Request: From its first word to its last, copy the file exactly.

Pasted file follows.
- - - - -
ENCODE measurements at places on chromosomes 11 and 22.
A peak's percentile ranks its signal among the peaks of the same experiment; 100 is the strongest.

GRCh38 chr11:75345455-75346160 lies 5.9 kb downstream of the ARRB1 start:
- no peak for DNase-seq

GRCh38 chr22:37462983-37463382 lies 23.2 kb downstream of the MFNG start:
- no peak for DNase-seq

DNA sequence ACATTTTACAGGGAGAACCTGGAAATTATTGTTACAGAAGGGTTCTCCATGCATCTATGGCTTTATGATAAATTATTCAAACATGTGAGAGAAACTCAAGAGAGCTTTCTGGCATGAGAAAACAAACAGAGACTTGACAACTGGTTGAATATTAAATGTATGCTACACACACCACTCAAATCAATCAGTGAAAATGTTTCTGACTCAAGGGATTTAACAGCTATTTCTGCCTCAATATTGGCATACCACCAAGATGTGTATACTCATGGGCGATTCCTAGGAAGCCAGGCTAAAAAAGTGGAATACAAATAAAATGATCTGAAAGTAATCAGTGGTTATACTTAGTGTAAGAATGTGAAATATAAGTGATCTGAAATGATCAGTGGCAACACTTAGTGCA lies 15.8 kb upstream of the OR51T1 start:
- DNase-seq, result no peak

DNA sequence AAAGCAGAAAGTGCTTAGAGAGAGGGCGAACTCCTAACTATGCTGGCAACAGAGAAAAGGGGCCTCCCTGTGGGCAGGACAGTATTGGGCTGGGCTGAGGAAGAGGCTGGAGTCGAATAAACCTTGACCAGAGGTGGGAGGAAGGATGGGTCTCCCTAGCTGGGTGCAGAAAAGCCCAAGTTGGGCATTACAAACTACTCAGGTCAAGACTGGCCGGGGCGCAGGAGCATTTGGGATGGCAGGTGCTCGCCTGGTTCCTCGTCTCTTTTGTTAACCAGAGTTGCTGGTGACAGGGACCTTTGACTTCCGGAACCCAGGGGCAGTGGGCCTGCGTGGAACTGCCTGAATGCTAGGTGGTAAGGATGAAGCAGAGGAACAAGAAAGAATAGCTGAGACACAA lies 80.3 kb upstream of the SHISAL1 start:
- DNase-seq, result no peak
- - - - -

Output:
ENCODE measurements at places on chromosomes 11 and 22.
A peak's percentile ranks its signal among the peaks of the same experiment; 100 is the strongest.

GRCh38 chr11:75345455-75346160 lies 5.9 kb downstream of the ARRB1 start:
- no peak for DNase-seq

GRCh38 chr22:37462983-37463382 lies 23.2 kb downstream of the MFNG start:
- no peak for DNase-seq

DNA sequence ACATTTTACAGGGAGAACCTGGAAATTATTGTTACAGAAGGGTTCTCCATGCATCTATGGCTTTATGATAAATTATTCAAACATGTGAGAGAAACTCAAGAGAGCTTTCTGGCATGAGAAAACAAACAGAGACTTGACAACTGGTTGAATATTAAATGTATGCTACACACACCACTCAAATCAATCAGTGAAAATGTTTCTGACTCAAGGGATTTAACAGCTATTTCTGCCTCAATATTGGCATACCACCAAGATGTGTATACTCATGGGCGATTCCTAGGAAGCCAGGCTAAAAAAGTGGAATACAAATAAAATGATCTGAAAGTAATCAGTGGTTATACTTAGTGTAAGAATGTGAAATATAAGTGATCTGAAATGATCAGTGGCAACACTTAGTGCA lies 15.8 kb upstream of the OR51T1 start:
- DNase-seq, result no peak

DNA sequence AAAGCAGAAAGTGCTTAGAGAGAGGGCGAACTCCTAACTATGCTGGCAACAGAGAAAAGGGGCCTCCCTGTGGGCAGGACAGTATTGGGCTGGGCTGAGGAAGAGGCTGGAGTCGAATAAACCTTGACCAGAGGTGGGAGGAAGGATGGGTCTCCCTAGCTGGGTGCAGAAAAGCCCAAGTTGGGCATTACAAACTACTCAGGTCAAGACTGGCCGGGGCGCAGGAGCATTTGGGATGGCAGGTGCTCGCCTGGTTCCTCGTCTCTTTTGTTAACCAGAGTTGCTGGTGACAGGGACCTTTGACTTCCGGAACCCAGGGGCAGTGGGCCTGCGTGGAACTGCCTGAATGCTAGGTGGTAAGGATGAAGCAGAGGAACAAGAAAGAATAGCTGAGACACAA lies 80.3 kb upstream of the SHISAL1 start:
- DNase-seq, result no peak